Swati Chattopadhyay and Jaya Mehta come together as a beautiful team to create and present richly innovative recitals, demonstrations and workshops, such as those at the Nehru Cultural Centre, London and the World Book Fair, Delhi (2017).
Swaati is a performer in the Odissi style of Guru Surendra Nath Jena, and has trained and performed with her guru Pratibha Jena Singh, for the last 19 years. She has performed widely in India, in both solo as well as duet and group presentations, at various dance festivals such as the Odissi International Festival in Jaipur, Delhi and Bhubhaneswar. She was awarded the 'OdissiJyoti' title at the Naveen Kalakar Festival '08 in Bhubhaneswar and the 'Pratibha Sanskritik Samman' in New Delhi in 2011.
Her love for the dance is fuelled by her training in literature and fine arts, and her Masters degree in Arts & Aesthetics from Jawaharlal Nehru University, New Delhi. She has published widely on the subject of Indian arts, for over 7 years, as a feature journalist with First City (Delhi's sole art and culture magazine), and has worked in the area of cultural insight for several years after.
Swaati chronicles her thoughts about Odissi on her page www.facebook.com/odissiwithme
For me, dance is a parallel universe, an incredible ocean of allegories and analogies that makes my daily life so much more meaningful, deep and enjoyable.
Dance is a gift to me by Guru Surendra Nath Jena and my Guru Pratibha Jena Singh. This universe is the gift I am most thankful for; and it is also the phenomenon I find most wondrous in the world. Once I step inside this world, I live my life differently; I leave my mundane endless worries at the classroom door, “along with the slippers” as Guruji would say. Here, I am no longer afraid to be alone. On a lucky day, I feel emotions in a way I would never in life: pure and enormous.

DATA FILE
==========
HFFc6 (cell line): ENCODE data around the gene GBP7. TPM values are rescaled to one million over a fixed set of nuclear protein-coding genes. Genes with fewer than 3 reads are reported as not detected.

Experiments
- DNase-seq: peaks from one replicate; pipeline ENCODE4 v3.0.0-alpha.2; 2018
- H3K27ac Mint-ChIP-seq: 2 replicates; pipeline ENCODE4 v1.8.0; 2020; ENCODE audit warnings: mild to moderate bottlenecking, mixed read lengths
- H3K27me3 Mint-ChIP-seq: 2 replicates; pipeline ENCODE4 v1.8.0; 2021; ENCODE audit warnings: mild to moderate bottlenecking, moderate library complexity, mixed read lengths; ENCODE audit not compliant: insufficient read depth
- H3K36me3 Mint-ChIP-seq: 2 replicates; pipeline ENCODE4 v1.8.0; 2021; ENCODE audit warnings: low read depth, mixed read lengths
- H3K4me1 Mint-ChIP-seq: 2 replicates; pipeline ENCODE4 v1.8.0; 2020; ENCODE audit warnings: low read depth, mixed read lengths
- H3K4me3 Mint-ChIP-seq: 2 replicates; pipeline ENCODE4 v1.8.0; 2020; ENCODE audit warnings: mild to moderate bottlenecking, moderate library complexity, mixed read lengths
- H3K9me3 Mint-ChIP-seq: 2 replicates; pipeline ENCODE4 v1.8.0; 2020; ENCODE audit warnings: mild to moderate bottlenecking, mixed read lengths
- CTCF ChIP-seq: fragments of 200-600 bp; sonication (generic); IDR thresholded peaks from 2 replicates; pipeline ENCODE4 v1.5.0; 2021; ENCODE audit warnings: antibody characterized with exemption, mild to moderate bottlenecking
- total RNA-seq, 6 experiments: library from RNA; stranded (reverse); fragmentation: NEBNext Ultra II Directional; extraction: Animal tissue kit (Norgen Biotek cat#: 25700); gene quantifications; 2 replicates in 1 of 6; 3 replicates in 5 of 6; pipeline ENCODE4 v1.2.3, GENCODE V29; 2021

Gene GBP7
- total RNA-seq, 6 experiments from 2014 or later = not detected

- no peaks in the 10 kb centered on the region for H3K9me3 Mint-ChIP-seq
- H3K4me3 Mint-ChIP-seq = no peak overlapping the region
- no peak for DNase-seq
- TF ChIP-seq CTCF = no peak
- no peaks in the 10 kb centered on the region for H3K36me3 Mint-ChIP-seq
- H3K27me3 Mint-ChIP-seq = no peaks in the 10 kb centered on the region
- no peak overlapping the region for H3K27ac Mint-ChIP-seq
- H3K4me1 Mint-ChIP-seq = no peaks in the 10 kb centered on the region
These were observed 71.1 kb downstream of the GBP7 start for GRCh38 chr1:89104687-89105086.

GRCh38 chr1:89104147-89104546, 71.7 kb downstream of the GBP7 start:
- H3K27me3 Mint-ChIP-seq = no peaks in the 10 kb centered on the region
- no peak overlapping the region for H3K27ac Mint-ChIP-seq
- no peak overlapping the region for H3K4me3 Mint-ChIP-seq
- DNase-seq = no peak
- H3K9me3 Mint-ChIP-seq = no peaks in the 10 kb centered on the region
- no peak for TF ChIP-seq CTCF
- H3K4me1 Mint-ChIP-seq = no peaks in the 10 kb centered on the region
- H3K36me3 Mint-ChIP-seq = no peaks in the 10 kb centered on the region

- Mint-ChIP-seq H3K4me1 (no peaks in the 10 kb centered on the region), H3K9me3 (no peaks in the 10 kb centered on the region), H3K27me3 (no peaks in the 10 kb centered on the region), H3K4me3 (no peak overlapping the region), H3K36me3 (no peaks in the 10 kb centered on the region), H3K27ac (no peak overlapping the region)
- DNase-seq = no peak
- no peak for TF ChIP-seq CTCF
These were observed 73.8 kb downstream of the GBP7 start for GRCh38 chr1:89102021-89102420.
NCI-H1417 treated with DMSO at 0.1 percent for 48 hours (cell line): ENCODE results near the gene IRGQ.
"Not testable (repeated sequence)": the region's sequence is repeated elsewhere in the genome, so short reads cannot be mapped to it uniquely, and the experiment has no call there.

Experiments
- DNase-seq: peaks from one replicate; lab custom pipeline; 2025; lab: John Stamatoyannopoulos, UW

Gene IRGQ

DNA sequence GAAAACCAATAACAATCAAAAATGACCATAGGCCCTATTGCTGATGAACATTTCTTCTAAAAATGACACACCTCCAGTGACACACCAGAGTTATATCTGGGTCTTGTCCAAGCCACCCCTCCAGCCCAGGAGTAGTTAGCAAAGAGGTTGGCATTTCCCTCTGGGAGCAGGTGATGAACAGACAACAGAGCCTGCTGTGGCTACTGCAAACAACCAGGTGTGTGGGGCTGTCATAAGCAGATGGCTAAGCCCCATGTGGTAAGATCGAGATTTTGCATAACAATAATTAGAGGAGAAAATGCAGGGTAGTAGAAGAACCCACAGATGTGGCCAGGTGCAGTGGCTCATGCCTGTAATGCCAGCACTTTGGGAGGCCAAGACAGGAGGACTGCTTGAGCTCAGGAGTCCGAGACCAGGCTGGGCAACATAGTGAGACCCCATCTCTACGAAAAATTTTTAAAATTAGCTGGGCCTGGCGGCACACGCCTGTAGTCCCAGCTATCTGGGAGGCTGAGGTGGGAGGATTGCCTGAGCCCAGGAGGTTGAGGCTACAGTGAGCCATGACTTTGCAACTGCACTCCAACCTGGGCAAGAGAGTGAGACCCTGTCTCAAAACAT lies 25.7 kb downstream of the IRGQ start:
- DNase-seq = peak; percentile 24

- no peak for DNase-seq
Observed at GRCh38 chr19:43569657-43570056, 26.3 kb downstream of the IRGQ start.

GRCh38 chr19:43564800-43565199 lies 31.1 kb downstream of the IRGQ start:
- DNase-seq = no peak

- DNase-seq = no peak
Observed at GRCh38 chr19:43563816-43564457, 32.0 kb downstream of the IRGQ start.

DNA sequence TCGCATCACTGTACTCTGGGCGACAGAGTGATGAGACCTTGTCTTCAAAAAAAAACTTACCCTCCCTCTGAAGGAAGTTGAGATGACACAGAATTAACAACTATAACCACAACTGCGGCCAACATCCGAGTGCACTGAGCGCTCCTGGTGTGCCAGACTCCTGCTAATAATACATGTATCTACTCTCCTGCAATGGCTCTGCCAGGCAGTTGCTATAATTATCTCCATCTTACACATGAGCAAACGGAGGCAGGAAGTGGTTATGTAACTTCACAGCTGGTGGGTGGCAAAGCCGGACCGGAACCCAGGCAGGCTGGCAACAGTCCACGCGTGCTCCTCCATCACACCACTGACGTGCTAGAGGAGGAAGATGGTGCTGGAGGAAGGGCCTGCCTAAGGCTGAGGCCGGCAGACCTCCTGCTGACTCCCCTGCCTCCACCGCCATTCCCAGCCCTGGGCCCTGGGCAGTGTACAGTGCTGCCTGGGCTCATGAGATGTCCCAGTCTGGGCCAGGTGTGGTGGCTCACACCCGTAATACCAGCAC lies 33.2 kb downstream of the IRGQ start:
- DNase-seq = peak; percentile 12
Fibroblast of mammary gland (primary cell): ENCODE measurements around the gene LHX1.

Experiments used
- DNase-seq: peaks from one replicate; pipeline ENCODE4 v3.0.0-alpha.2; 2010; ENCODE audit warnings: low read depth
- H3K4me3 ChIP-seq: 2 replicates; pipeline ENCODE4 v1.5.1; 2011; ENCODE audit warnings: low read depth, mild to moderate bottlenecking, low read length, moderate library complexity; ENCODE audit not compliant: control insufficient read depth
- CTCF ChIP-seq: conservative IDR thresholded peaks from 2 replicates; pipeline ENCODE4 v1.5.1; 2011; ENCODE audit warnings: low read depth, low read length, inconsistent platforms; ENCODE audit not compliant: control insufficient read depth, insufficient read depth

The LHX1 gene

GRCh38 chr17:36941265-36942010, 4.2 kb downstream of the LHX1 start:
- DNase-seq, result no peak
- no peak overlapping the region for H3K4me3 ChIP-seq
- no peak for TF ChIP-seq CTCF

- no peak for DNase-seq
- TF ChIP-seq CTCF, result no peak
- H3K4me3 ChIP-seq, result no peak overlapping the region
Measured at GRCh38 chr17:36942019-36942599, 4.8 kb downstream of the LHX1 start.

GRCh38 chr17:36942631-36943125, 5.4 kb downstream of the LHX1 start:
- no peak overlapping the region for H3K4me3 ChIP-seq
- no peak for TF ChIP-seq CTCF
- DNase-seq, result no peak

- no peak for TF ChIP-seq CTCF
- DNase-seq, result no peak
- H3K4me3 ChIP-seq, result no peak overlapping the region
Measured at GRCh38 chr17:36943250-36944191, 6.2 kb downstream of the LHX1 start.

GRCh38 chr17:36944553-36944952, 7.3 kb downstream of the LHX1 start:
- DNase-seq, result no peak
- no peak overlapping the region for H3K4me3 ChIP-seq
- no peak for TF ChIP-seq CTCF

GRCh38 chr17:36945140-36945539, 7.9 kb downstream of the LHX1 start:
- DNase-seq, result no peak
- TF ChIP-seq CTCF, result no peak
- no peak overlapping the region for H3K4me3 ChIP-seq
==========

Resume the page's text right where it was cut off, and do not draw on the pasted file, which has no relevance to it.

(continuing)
I have spent the last 12 years in the company of Guruji’s dances. By turns, they have left me awestruck, afraid, smiling, struggling, peaceful, blissed out. Their beauty, like Guruji’s twinkle-eyed riddle rhymes, is in the fact that they unfurl suddenly, and then become elusive again. Ever since I have come in touch with Guruji’s dances, they spill into my life even after I step out of the classroom, the practice session, or the dance auditorium. Dance has so often sent me looking for things in life --- and discover much, much more, by wonderful accident. A most simple instance, I would say, is of how the wonderful metaphors of classicial dance - trees wrapped with twirling creepers, fully-bloomed lotuses and hibiscus, the intimacy between stars and the expanse of sky - have instilled in me a love for nature that I never had before. Similies in art have led me to their source in life; I find it no mere coincidence that I met my first Kadamb tree years after I first heard of it, but only days after I began trying to enter a dance that described its sweet-smelling, voluptuous, ball-like fruits. I now know that there is endless delight in the change of seasons, in the shape of trees, the grace of flowers, and the personality reflected in their varied fragrances. While I trudge through the mundanities of life, I keep bumping into these small pebbles of experiences. These emotions, experienced first in dance and then in life, perfume my days and make them perennially wondrous.
My desire, now, is to share this wonder and joy, with as many people as is possible. When Jaya and I dance, talk, tell stories during our events with Dance Travels and Mum, ME and Odissi, I feel as if our worlds are expanding even further, and so are the walls of my heart.